It's officially official. Brian Rodriguez is the fourth Designated Player in LAFC history.
A skillful, young attacker, Rodriguez is coming to LA via a familiar path.
If any of this sounds familiar to you, it's ok. You're not experiencing deja vu. Rodriguez starred in an international tournament with Uruguay's U-20s. He won silverware with Uruguayan powerhouse Peñarol as a teenager. And he's been on the radar of plenty of clubs ever since.
It's nearly identical to the trajectory Diego Rossi took to becoming the second Designated Player in Club history. In fact, Rodriguez and Rossi both signed for LAFC at the same age of 19 from Peñarol.
"He's an exciting player. He certainly fits the way we play and our ability to go forward quickly," Bob Bradley said of Rodriguez. "We try to get our most skillful players going on the move at defenders and we're excited to work with him. And I know it will be great for all of our fans to see him at the Banc."
When I hear the words like that from the LAFC head coach to describe Rodriguez, I'm intrigued. Couple that with his pedigree at Peñarol and the similarities to Rossi's arrival, and though I tried, I gave in to the urge. Which, of course, meant I went down a rabbit hole of YouTube highlight videos - what can I say, I'm a fan, too.
So after thoroughly checking to make sure my computer's volume was way down low - we've got to do something about the soundtracks of these highlight reels - I tucked into as many videos of Rodriguez's time with Peñarol and the Uruguayan U-20s as I could.
And I have some thoughts:
Energetic On The Ball
A cursory glance at Rodriguez and you immediately notice his close control. Where Rodriguez goes, the ball is never far behind.
As far as wide forwards go, Bob Bradley likes attackers that can get into dangerous inside areas - which is why LAFC don't really deploy wingers per se. Rodriguez played on the right a fair amount with Uruguay's U-20s and was as comfortable cutting onto his weaker foot to link up with other attackers but he also looks adept at pushing the ball around a defender on the outside.
With that willingness to play off either foot, Rodriguez's pace is difficult to handle for defenders. On the move in 1v1 situations, he looks handy enough to maintain possession when maneuvering into tight areas but he's also quick to recognize when he's got a step, then looks to separate quickly from the defender.
A Willing Presser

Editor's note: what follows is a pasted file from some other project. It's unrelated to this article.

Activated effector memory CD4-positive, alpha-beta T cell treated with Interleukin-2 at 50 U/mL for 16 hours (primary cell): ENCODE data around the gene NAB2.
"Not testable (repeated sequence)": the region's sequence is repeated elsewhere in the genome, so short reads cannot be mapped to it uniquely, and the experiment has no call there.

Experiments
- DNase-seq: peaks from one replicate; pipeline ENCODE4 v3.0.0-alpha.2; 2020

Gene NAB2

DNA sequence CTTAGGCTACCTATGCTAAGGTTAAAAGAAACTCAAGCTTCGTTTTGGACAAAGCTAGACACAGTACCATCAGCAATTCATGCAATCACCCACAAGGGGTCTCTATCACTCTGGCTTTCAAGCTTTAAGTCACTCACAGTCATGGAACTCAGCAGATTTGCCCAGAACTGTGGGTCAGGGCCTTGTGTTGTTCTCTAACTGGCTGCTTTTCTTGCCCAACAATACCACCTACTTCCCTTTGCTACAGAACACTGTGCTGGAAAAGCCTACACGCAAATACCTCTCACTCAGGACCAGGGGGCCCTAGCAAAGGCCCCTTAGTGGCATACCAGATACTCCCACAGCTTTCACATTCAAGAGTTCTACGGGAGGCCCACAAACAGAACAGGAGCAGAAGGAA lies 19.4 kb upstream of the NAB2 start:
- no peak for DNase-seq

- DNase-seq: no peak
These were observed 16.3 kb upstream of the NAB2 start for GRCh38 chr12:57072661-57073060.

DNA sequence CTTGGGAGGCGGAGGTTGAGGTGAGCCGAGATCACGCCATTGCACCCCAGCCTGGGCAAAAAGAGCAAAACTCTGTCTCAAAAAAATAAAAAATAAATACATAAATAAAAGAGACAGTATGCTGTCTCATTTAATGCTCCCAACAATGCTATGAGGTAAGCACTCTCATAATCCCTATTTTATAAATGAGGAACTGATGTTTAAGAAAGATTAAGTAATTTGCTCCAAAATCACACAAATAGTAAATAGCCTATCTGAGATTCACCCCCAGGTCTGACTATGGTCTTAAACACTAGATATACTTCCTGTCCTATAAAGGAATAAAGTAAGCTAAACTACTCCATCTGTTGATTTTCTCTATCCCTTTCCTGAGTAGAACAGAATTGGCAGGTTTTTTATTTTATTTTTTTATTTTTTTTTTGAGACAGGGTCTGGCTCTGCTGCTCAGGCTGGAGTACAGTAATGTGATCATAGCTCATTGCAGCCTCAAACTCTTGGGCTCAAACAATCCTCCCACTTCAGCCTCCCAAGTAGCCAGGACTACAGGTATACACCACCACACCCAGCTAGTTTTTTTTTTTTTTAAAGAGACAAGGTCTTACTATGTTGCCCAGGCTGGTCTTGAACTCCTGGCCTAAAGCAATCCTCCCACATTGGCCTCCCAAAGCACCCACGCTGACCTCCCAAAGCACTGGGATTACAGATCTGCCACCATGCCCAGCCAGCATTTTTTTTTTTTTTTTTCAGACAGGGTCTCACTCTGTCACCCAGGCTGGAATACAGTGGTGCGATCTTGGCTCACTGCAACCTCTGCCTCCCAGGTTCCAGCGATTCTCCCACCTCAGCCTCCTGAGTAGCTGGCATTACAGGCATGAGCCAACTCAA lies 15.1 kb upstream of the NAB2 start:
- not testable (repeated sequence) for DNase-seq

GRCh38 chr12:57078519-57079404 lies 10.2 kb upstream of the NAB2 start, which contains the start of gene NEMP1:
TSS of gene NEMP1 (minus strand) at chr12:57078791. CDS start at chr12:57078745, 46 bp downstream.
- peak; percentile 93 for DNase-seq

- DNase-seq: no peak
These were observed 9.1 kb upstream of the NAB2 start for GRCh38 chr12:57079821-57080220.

You never used to see defensive actions in highlight videos of attackers. Now it's almost a must in the modern game.
Highlights aren't going to register the full scale of a players ability to affect matches with their work rate in pressing instances or reactions when the ball turns over, but you get the sense Rodriguez is willing to get after it. In a lot of ways, that's the key ingredient for LAFC.
The Black & Gold are devastating when the reaction of the closest man to the ball is sharp and precise. That doesn't always mean winning the ball right away. Sometimes it's simply delaying a player or forcing them to go sideways with an extra touch. The further up the pitch that occurs, the easier it is for LAFC's midfield to cut off passing lanes or help double to win the ball back.
Rodriguez's willingness to do that kind of work at Peñarol and with the Uruguay U20s bodes well for his acclimation to LAFC's game model.
Rodriguez is definitely not shy about setting up teammates.
While his goalscoring rate with Peñarol was a work in progress, Rodriguez still affected a lot of score lines. His ability to pick out the right pass at speed looks particularly appetizing for this LAFC side. Having that ability to find the killer pass is something many young players lack at 19. Rodriguez seems to have a good idea of how to get into areas that force opponents to him and then slip a pass to a teammate in a central area.
Rodriguez has no problems creating opportunities with his pace and technical ability coming inside from the right or left. And if his play at the U20 World Cup is any indicator, he's finding ways to create more shooting opportunities for himself as well. Now imagine it's Carlos Vela, Diego Rossi, or Adama Diamonde getting on the end of the final pass instead of having to create as well.
For a team that already has a +38 goal differential that seems like a luxury. For LAFC, it's a reaffirmation of the Club's aspirations.